It’s a long way from the cheery family scenes on the pages of “Fun with Dick and Jane” to the images in a new exhibition of original art for children’s books, “How We Live Now: Picturing Everyday Life in Children’s Book Illustration,” on view through May 30 at the Jane Voorhees Zimmerli Art Museum in New Brunswick. The idealized family portrait that was once the standard for books for kids has given way to the sometimes chilly realities of modern-day life.

The assembled images serve up a graphic reflection of social change, beginning in the late 1960s, that gave rise to children’s books that more accurately reflect diversity of our society. Original watercolors, photographs, pastels, ink drawings, and mixed media illustrations document the evolution of content in recent years. The inclusion of several books, for which these images were created, helps the viewer make the transition from original work of art to bound volume.

In contrast with earlier books for kids, 35 works, drawn from the museum’s landmark holdings in original art for children’s book illustration, offer a child’s-eye view of issues and situations that would have been unthinkable not too long ago. Pictures addressing such concerns as teenage pregnancy, family stress, the household logistics of working mothers, the excitement of becoming an American citizen, and racial diversity are among the hot(ter) topics that have been made into reading material for the younger set.

The introduction of real life into kid’s books is a positive change for the young reader, according to Gail Aaron, assistant curator, Original Illustrations for Children’s Books, at the Zimmerli’s Morse Research Center for Graphic Arts. Aaron, who organized the exhibition, says, “I think it does have an effect. They have needed to see everyday life, regular kids. They are enthusiastic when they can see children like themselves and adults that resemble their family. They get very excited. They really appreciate these kinds of books.”

“It’s affirming for children to be able to see themselves in books,” says Lucia Costa, youth services librarian at Princeton Public Library. “I think children want to see themselves and lives reflected.”

Despite the positive affect, Aaron notes that from time to time real-life content can generate controversy. “There’s always someone who wishes to have certain things not spoken about. Some people have objected strongly to books about blended families and same sex couples.”

Costa says, “Books in general that touch upon sex in different ways will always generate a controversy” and adds that it is children’s books that take the heat. “Every year when we look at books that have been suppressed they’re always children’s books.” She says, however, that such problems are rare at the Princeton Public Library. “We seem to have an open minded community.”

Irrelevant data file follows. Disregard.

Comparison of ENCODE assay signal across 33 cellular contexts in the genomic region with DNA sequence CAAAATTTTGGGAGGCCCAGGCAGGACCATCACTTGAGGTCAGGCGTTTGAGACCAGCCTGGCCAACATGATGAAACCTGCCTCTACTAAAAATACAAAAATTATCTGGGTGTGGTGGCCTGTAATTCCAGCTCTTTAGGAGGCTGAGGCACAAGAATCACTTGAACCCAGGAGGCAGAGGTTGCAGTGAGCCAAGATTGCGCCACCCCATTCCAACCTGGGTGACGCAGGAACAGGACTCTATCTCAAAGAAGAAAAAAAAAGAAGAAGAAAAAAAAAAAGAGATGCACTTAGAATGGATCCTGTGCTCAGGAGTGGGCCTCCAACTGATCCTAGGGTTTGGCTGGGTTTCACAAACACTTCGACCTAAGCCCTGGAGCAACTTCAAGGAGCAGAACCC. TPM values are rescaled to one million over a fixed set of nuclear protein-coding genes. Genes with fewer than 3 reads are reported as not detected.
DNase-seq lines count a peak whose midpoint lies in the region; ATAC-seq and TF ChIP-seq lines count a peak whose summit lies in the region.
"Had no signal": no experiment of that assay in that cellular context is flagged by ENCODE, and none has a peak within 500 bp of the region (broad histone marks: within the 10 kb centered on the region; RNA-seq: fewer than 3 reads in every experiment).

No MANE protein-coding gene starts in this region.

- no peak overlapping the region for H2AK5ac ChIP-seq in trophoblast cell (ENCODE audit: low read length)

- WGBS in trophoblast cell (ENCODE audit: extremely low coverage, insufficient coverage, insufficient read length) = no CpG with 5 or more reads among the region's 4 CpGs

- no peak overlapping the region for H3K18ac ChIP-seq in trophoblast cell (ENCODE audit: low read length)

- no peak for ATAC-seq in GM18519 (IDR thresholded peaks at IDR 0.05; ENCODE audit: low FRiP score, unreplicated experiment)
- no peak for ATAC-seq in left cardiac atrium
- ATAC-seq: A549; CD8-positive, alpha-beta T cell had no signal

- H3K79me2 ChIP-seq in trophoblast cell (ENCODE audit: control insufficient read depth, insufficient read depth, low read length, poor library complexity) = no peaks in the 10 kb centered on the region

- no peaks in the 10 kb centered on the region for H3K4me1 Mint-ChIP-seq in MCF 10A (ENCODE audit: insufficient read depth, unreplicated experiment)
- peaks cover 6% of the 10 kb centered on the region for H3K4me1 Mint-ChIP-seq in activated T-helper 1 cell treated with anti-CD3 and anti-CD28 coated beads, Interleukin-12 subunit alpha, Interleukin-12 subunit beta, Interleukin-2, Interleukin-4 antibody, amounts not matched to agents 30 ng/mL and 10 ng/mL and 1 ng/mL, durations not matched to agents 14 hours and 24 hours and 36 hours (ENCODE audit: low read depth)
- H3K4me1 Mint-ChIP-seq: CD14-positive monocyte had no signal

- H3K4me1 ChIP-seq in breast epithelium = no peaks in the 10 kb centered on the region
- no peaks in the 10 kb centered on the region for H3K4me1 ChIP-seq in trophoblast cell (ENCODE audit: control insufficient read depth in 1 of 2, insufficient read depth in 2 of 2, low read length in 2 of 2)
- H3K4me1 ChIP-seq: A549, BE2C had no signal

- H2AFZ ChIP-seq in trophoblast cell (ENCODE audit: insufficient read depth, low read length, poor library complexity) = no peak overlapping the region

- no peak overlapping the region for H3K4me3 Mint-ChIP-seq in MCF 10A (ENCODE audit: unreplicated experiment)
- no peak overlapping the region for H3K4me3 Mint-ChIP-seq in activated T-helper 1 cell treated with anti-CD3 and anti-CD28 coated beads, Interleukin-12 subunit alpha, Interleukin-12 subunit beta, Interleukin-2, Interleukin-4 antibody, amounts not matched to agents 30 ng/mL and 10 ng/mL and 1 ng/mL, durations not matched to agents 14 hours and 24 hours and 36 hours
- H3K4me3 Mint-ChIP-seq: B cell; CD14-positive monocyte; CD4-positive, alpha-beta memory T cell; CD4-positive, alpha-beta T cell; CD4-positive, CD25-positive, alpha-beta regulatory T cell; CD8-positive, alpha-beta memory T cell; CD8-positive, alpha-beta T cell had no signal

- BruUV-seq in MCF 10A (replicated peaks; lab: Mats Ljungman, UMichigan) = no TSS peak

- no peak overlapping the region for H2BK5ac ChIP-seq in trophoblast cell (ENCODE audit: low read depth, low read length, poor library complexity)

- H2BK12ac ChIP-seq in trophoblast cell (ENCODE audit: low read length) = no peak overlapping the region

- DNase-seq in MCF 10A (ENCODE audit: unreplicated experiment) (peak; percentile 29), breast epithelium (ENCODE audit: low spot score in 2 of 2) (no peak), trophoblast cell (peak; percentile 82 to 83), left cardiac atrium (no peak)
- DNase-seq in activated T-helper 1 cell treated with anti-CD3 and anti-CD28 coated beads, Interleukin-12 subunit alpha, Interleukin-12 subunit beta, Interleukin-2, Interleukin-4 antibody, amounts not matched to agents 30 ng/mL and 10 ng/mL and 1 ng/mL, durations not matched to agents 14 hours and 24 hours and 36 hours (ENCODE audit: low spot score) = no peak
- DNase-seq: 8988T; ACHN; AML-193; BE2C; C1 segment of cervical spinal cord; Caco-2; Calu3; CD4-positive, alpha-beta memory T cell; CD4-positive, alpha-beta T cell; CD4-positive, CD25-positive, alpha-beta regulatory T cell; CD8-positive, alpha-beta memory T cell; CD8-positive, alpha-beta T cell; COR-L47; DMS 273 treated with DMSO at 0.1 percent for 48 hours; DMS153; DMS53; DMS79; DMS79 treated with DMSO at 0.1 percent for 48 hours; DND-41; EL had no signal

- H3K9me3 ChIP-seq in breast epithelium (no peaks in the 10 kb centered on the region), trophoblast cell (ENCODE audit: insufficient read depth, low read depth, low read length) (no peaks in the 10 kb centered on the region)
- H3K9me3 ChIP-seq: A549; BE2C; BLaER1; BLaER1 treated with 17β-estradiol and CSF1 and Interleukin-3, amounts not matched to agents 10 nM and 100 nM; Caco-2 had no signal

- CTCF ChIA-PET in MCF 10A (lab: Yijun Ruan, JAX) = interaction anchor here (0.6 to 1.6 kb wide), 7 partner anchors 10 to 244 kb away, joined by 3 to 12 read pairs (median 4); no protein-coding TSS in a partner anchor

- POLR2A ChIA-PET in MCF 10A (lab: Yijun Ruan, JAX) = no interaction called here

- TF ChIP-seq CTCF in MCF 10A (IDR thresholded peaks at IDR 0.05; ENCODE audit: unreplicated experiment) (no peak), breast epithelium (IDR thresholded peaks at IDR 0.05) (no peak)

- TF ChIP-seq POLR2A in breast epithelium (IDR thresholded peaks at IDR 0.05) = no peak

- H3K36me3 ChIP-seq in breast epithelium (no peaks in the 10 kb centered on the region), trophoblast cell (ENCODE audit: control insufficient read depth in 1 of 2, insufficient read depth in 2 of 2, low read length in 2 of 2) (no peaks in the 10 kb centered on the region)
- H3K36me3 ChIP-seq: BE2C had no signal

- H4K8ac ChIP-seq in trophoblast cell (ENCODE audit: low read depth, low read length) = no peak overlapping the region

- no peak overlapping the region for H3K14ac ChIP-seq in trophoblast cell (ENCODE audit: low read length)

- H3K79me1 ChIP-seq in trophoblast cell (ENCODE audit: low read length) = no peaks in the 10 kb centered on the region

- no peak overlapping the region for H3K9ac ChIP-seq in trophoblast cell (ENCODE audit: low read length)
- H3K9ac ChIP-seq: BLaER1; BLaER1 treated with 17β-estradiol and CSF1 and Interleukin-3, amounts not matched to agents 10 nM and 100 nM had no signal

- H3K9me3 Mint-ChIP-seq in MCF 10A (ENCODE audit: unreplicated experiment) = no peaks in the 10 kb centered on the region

The featured artists in the Zimmerli exhibit deftly translate complex, sometimes difficult situations into narrative imagery. John Thompson’s ink drawing for “The Liquid Trap” by Mildred P. Walter reflects contemporary efforts by authors, illustrators, and publishers to depict people of diverse ethnicities and races accurately and with empathy. In an illustration for “Creativity” by John Steptoe, E.B. Lewis graphically addresses the need to find creative solutions to social problems, capturing rather than idealizing the behavior of children in groups. In another work, “The Magic Moonberry Jump Rope” by Dakari Rhu, Lewis portrays a moment of anxious uncertainty in which a boy and a girl, new to an urban neighborhood, look on as movers unload their treasured possessions from a truck. What also counts as change here is that most of the people in these pictures look like you and me and the people we see on the street, rather than the near perfect folks that used to live in children’s books.

Despite the weight of the subject matter, however, there is no question that these works were created with a young audience in mind. Although many of the themes are weighty, technique and media are deftly employed to lighten the emotional load — no easy task for the illustrator, who must strike a balance between the need to deal with issues authentically and the equally important need to make the imagery appealing to a younger reader. In each of the featured illustrations the artist has employed line, composition, and/or color to create an engaging image and frequently soften the impact of the content. In some, luminous watercolor tones lend an upbeat feeling with washes of warm light suggesting safety and protection. Line, too, becomes eloquent with expressive strokes of pastel and vigorous yet delicate black outlines, to capture movement and energy and to create tension, where needed.